# On the map $\Phi_M: M\otimes_RM^*\xrightarrow{x\otimes y\mapsto \left\{f\mapsto f(x)y\right\}}\text{Hom}_R(M^*,M^*)$

$$\DeclareMathOperator\Hom{Hom}$$Let $$M$$ be a finitely generated module over a Noetherian local ring $$(R,\mathfrak m)$$. Denote $$(\_)^*:=\Hom_R(\_,R)$$. There is a natural map \begin{align} \Phi_M: M \otimes_R M^* & \longrightarrow \Hom_R(M^*,M^*) \\ x \otimes y & \longmapsto (f\mapsto f(x)y). \end{align}

My question is:

If there exists an isomorphism $$M\otimes_RM^*\cong \Hom_R(M^*,M^*)$$, then is it true that $$\Phi_M$$ is an isomorphism?

My reason for asking this question:

It is well known that if $$M$$ is a finitely generated module over a Noetherian local ring $$(R,\mathfrak m)$$ such that $$M\cong M^{**}$$, then the natural evaluation map \begin{align} M & \longrightarrow M^{**} \\ x & \longmapsto (f \mapsto f(x)) \end{align} is an isomorphism (see the book Gorenstein dimensions, Proposition (1.1.9)). The map defined in my question is kind of similar, so I wonder if that is true as well.

My thoughts:

If we have isomorphic finitely generated modules $$X \cong Y$$ and a linear surjection $$f:X\to Y$$, then $$f$$ is an isomorphism. Indeed, let $$g:Y\to X$$ be an isomorphism. Then, $$g\circ f: X\to X$$ is a surjection, hence it is an isomorphism (by Nakayama), so $$f$$ is injective, and we are done. Hence, under the hypothesis of my question, it would be enough to show $$\Phi_M$$ is surjective….

Here is a counterexample to the question, with steps left to the reader to fill in. Fixing a prime $$p$$, let $$R = \mathbf Z/p^2\mathbf Z$$ and $$M = R/pR$$ viewed as an $$R$$-module in the natural way. Note $$M \cong \mathbf Z/p\mathbf Z$$ as an $$R$$-module, where $$R$$ acts by multiplication on $$\mathbf Z/p\mathbf Z$$ in the obvious way. This fits the OP's conditions: $$R$$ is a Noetherian local ring and $$M$$ is a finitely generated $$R$$-module. (Note $$R$$ is not an integral domain and $$M$$ is not a free $$R$$-module.)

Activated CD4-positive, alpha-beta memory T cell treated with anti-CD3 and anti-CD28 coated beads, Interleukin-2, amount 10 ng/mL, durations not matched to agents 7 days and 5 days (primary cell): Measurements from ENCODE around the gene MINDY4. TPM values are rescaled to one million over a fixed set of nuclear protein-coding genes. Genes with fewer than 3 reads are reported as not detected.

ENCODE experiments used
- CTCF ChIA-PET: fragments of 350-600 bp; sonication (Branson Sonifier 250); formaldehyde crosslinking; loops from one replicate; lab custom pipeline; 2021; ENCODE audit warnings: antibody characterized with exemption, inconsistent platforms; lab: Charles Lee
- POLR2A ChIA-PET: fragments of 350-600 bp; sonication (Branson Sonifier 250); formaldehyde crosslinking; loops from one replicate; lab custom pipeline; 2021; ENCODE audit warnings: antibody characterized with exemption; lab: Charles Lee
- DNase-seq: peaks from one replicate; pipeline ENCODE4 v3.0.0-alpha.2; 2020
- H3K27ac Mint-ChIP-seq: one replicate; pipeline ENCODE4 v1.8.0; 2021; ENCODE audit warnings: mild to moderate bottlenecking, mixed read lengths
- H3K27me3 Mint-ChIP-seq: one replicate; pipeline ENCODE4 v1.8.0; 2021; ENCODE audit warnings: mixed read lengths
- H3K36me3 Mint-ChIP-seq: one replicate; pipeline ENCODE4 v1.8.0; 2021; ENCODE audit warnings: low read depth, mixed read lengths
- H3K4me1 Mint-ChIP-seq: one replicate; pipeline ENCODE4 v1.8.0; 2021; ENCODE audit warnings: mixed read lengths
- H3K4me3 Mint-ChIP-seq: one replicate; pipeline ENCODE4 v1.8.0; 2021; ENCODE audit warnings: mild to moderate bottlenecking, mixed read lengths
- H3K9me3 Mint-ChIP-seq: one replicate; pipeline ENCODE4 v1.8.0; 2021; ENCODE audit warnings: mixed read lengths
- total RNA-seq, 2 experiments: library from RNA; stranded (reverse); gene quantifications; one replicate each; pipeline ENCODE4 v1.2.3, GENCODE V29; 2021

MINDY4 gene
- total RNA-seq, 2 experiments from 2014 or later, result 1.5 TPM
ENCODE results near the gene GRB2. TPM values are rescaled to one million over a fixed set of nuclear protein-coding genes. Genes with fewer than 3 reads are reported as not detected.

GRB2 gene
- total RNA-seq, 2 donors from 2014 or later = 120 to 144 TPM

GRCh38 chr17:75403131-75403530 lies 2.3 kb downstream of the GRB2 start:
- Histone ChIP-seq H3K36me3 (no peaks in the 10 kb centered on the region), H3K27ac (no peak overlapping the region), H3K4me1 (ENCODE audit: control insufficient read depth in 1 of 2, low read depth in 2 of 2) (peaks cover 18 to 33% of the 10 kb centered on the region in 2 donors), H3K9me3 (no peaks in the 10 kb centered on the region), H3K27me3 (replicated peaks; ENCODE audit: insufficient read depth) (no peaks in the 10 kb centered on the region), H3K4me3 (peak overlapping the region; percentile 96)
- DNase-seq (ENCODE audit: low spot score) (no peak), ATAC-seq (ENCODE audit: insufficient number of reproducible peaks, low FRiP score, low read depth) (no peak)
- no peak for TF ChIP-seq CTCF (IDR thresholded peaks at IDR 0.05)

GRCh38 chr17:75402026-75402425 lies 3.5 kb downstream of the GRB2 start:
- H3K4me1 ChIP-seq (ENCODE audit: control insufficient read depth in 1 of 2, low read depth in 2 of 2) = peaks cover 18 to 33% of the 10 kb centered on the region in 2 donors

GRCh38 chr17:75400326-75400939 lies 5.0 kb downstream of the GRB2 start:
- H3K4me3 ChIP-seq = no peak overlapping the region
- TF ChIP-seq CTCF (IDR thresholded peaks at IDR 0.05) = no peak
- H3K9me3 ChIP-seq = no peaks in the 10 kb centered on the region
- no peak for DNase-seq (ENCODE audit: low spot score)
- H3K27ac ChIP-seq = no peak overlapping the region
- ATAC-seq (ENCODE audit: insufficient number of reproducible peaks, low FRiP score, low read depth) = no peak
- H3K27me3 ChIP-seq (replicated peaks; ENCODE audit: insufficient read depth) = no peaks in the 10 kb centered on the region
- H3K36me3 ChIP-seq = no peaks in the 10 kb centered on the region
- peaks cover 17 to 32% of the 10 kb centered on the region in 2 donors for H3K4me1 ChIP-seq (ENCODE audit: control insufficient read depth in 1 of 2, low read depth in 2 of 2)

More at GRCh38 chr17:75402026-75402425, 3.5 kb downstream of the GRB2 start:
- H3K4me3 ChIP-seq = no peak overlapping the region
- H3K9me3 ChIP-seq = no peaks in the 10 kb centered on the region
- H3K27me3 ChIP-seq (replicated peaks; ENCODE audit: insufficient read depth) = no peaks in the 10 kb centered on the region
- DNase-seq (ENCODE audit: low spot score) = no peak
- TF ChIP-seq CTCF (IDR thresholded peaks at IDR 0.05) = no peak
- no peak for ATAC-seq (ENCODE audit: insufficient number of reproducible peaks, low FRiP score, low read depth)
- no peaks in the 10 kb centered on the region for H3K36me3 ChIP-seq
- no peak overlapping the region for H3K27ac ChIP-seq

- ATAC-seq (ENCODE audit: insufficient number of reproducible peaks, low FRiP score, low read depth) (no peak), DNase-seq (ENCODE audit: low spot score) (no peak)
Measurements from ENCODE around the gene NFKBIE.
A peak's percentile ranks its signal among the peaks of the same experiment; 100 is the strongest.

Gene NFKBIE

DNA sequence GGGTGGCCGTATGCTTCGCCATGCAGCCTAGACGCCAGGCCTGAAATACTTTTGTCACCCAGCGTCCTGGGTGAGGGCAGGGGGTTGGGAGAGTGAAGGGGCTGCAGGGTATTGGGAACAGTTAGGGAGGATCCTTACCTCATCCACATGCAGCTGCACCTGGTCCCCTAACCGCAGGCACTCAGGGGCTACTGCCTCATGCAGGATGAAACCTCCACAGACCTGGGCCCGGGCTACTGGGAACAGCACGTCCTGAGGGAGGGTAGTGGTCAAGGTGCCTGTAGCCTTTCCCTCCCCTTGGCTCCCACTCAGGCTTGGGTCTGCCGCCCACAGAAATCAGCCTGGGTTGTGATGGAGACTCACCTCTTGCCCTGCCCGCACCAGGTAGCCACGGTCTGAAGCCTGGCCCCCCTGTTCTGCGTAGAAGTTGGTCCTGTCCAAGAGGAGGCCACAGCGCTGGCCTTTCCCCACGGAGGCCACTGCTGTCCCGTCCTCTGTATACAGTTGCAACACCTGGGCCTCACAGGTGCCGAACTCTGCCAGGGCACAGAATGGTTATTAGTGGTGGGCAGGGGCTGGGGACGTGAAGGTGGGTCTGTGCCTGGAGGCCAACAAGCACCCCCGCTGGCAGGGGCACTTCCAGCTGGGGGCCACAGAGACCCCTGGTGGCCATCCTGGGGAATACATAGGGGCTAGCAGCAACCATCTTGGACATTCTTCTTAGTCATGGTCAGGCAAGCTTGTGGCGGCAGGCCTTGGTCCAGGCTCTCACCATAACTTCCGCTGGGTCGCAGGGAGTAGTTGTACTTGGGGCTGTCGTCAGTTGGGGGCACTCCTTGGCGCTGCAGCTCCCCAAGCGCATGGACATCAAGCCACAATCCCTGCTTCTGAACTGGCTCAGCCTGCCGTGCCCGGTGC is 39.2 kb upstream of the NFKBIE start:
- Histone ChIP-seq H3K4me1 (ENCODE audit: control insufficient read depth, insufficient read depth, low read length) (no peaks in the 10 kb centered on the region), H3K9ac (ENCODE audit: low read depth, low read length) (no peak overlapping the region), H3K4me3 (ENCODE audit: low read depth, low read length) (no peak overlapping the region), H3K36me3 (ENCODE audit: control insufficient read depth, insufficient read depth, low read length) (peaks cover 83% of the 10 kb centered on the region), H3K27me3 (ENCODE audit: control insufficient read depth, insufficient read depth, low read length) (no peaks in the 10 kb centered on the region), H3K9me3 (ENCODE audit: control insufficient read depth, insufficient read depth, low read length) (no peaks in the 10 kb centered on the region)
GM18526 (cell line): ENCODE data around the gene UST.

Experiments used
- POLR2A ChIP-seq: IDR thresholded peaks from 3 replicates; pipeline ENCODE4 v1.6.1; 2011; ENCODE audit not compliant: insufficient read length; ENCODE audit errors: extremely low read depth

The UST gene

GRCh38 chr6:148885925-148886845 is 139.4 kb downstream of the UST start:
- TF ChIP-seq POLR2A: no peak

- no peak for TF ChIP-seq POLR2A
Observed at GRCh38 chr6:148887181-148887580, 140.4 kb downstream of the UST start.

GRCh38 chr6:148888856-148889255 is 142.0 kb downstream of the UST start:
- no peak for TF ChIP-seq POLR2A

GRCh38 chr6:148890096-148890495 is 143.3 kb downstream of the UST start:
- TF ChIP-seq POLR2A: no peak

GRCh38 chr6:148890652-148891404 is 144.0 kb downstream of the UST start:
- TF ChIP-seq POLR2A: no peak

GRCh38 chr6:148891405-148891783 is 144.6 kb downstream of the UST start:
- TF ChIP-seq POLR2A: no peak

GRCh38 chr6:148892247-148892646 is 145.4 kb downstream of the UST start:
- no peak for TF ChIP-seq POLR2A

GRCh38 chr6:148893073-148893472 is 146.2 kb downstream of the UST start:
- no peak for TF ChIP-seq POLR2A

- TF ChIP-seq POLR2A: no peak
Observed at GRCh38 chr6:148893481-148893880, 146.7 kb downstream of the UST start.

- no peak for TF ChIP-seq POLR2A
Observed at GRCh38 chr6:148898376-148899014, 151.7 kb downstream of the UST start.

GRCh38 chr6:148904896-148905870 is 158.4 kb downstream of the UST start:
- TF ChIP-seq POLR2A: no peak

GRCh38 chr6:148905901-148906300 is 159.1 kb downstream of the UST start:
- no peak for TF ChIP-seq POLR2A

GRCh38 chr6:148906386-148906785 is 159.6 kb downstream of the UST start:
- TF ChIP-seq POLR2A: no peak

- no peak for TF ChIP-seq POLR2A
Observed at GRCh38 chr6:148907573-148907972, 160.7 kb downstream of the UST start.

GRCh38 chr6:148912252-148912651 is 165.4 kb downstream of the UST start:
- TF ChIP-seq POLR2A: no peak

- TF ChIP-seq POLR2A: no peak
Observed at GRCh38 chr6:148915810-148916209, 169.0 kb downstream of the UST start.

Step 1: Show $$M^* \cong M$$ as $$R$$-modules.

Step 2: Show $$M \otimes_R M$$ and $${\rm Hom}_R(M,M)$$ as both isomorphic to $$M$$ as $$R$$-modules, so Step 1 tells us the domain and codomain of the $$R$$-linear map $$\Phi_M$$ are isomorphic to $$M$$ as $$R$$-modules and thus they are isomorphic to each other.

Step 3: Show $$\Phi_M$$ vanishes on all elementary tensors, so $$\Phi_M$$ is identically zero. In particular, $$\Phi_M$$ is not surjective, which was identified by the OP as a possible stumbling block. I don't think a counterexample could be much simpler than this one, since all $$R$$-modules here have prime order.

By the way, you can check the natural mapping $$M \to M^{**}$$ is an $$R$$-module isomorphism.

This is not a complete answer, but it's too big for a comment. Surjectivity of $$\Phi_M$$ in general might be too much to hope for here, but did you know the following result?

Theorem: Suppose that $$(R,\mathfrak{m})$$ is a local Noetherian integral domain, and let $$M$$ be a finitely generated $$R$$-module. Then the map $$\Psi_M\colon M\otimes_RM^*\rightarrow \operatorname{Hom}_R(M,M)$$ defined by $$\Psi(m\otimes f)(m')=m\cdot f(m')$$ is an isomorphism if and only if $$M$$ is free.

There is an old paper of Auslander where he discusses this map (in particular Proposition 3.3), that you might find interesting: Auslander, "Modules Over Unramified Regular Local Rings" Illinois Journal of Mathematics (1961).

• The theorem you mention is interesting ... I will think about it to see if I can come up with a proof without seeing any reference ... Oct 2, 2021 at 8:54

It should be noted that the answer is yes if $$R$$ is normal and $$M$$ is torsion-free. That is because of the:

Fact: if a map $$f:A \to B$$ of reflexive modules is locally an isomorphism in codimension one, then it is an isomorphism.

Since $$M$$ is torsion-free and $$R$$ is normal, locally at a codimension one prime $$P$$ the map $$\Phi_P$$ is an isomorphism because $$M_P$$ is free. The RHS is reflexive, so if the LHS is isomorphic to RHS, then both are reflexive, and one can use the Fact above to conclude.

• Yes ... if two modules satisfy $(S_2)$, then given any morphism between them, it is an Isomorphism if it is locally Isomorphism in co-dimension $1$ ... but that sort of takes the fun away if one considers one-dimensional rings ... Oct 2, 2021 at 8:46